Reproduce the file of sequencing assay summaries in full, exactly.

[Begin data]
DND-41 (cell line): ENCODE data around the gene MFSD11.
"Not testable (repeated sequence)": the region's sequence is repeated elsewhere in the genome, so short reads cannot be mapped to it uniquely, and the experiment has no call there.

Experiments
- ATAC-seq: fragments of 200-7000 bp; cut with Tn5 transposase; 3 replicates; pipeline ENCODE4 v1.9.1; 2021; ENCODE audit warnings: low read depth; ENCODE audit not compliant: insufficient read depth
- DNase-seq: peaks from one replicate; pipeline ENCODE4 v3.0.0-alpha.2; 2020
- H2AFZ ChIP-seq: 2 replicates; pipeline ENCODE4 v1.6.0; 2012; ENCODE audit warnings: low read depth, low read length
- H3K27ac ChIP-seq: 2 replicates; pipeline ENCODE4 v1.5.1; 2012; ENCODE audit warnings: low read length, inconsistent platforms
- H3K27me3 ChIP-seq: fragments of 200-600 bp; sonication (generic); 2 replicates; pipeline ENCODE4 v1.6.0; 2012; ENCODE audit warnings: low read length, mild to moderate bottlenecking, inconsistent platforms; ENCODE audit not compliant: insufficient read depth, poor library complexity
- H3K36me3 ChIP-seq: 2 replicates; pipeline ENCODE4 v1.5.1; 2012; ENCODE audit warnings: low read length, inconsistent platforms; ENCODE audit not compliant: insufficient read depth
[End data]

DND-41 (cell line): ENCODE data around the gene MFSD11.
"Not testable (repeated sequence)": the region's sequence is repeated elsewhere in the genome, so short reads cannot be mapped to it uniquely, and the experiment has no call there.

Experiments
- ATAC-seq: fragments of 200-7000 bp; cut with Tn5 transposase; 3 replicates; pipeline ENCODE4 v1.9.1; 2021; ENCODE audit warnings: low read depth; ENCODE audit not compliant: insufficient read depth
- DNase-seq: peaks from one replicate; pipeline ENCODE4 v3.0.0-alpha.2; 2020
- H2AFZ ChIP-seq: 2 replicates; pipeline ENCODE4 v1.6.0; 2012; ENCODE audit warnings: low read depth, low read length
- H3K27ac ChIP-seq: 2 replicates; pipeline ENCODE4 v1.5.1; 2012; ENCODE audit warnings: low read length, inconsistent platforms
- H3K27me3 ChIP-seq: fragments of 200-600 bp; sonication (generic); 2 replicates; pipeline ENCODE4 v1.6.0; 2012; ENCODE audit warnings: low read length, mild to moderate bottlenecking, inconsistent platforms; ENCODE audit not compliant: insufficient read depth, poor library complexity
- H3K36me3 ChIP-seq: 2 replicates; pipeline ENCODE4 v1.5.1; 2012; ENCODE audit warnings: low read length, inconsistent platforms; ENCODE audit not compliant: insufficient read depth